Breastfeeding throughout the first year includes many important mealtime milestones. Here’s what you can expect.
Catching On to Latching On
During the first week, focus on making sure your baby knows how to latch on correctly. This not only helps avoid sore, cracked, or blistered nipples, but ensures that your body will get the message to make more milk and cause your full milk supply to come in.
2 Weeks–2 Months
Keeping Up With Supply and Demand
A lot of changes take place over the first couple of months, not the least of which will include an impressive amount of growth and development, sleeping longer stretches during the night, and settling into more of a predictable breastfeeding routine. Along with these changes, be prepared for growth spurts that will inevitably result in your baby’s increased demand for more milk.
Preparing for Firsts
Most notably first foods and first teeth, that is. Rest assured that babies don’t need teeth to start solid foods, and it’s entirely possible to continue breastfeeding babies comfortably even once teeth enter the picture! With the introduction of solid foods recommended at about 6 months*, now’s the time to add some baby cereal (which you’re welcome to mix with breast milk) along with pureed meats, fruits, and veggies to your baby’s mealtime menu. And while some babies hold off on first teeth until 9 to 12 months or even longer, this is also the time when you may start to see the first signs of front teeth popping through.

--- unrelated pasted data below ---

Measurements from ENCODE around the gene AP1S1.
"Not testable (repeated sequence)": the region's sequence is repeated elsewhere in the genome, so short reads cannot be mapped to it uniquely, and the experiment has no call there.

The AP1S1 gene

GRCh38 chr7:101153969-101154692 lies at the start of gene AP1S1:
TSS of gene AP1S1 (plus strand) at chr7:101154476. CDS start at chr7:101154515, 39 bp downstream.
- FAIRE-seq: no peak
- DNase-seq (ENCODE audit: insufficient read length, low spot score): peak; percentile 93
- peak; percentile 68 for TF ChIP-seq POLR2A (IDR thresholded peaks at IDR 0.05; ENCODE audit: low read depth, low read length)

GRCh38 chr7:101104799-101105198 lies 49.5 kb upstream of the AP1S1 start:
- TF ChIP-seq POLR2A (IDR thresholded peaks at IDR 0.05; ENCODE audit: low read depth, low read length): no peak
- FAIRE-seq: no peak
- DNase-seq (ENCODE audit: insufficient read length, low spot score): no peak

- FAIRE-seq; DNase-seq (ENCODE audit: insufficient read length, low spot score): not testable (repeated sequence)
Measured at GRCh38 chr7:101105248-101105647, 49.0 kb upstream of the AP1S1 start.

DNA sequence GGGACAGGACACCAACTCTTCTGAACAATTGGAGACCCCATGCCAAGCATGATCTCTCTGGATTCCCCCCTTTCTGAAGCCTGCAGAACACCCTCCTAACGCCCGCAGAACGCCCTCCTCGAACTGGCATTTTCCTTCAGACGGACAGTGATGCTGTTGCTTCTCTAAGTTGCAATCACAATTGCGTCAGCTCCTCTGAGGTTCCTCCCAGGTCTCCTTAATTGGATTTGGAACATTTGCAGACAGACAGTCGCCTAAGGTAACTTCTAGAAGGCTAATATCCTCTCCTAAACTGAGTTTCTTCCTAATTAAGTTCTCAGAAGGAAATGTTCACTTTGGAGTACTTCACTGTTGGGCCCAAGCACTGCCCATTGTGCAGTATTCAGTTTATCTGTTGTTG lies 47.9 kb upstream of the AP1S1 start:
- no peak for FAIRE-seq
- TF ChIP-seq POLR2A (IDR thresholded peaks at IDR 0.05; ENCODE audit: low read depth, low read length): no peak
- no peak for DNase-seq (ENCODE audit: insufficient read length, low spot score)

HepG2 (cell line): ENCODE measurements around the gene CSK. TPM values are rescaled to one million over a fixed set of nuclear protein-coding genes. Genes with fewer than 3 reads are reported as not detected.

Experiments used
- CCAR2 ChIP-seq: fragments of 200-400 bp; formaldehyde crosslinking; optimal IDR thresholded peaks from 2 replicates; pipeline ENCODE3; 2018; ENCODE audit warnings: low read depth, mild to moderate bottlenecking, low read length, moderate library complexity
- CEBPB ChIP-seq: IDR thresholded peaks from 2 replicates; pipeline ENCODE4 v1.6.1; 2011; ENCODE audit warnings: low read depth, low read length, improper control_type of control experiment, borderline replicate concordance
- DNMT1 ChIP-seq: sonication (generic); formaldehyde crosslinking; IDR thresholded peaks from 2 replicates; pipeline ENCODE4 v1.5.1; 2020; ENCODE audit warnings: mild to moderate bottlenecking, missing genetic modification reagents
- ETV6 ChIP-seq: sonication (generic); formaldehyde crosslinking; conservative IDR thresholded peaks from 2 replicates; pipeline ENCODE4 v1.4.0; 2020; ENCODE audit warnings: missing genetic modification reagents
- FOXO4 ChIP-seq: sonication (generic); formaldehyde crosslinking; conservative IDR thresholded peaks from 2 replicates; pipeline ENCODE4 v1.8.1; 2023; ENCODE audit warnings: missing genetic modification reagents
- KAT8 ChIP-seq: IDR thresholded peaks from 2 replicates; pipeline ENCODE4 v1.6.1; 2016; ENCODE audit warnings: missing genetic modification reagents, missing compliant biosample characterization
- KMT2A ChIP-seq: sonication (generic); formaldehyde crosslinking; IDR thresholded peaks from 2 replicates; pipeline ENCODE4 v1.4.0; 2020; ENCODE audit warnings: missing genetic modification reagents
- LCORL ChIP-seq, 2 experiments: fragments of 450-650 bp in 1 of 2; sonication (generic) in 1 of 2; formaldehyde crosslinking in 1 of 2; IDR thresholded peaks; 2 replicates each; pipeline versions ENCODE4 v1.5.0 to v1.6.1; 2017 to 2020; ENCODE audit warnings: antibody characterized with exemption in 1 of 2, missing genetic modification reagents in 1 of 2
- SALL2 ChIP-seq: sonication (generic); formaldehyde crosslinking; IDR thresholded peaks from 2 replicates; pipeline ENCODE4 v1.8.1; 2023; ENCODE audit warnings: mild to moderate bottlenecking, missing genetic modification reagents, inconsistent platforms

*Note: The American Academy of Pediatrics recommends breastfeeding as the sole source of nutrition for your baby for about 6 months. When you add solid foods to your baby’s diet, continue breastfeeding until at least 12 months. You can continue to breastfeed after 12 months if you and your baby desire. Check with your child’s doctor about vitamin D and iron supplements during the first year.
Nine-month-olds are notoriously inquisitive. With a newly developing interest in the world around them, you may find that your child is more easily distracted and seems more frequently disinterested in breastfeeding. Don’t let this discourage you, but rather treat it as a temporary developmental bump in the road that may simply require you to breastfeed in a dedicated, quieter place with fewer distractions.